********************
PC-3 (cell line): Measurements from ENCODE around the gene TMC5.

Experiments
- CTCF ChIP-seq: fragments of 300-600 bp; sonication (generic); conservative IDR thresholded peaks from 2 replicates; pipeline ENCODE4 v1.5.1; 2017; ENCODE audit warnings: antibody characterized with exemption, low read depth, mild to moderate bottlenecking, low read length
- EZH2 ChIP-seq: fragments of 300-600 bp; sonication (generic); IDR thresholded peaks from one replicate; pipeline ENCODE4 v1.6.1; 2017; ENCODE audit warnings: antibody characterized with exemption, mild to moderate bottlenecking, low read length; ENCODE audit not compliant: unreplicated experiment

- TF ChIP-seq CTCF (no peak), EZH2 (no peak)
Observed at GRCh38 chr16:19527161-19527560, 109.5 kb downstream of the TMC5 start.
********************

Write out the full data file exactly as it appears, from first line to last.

PC-3 (cell line): Measurements from ENCODE around the gene TMC5.

Experiments
- CTCF ChIP-seq: fragments of 300-600 bp; sonication (generic); conservative IDR thresholded peaks from 2 replicates; pipeline ENCODE4 v1.5.1; 2017; ENCODE audit warnings: antibody characterized with exemption, low read depth, mild to moderate bottlenecking, low read length
- EZH2 ChIP-seq: fragments of 300-600 bp; sonication (generic); IDR thresholded peaks from one replicate; pipeline ENCODE4 v1.6.1; 2017; ENCODE audit warnings: antibody characterized with exemption, mild to moderate bottlenecking, low read length; ENCODE audit not compliant: unreplicated experiment

- TF ChIP-seq CTCF (no peak), EZH2 (no peak)
Observed at GRCh38 chr16:19527161-19527560, 109.5 kb downstream of the TMC5 start.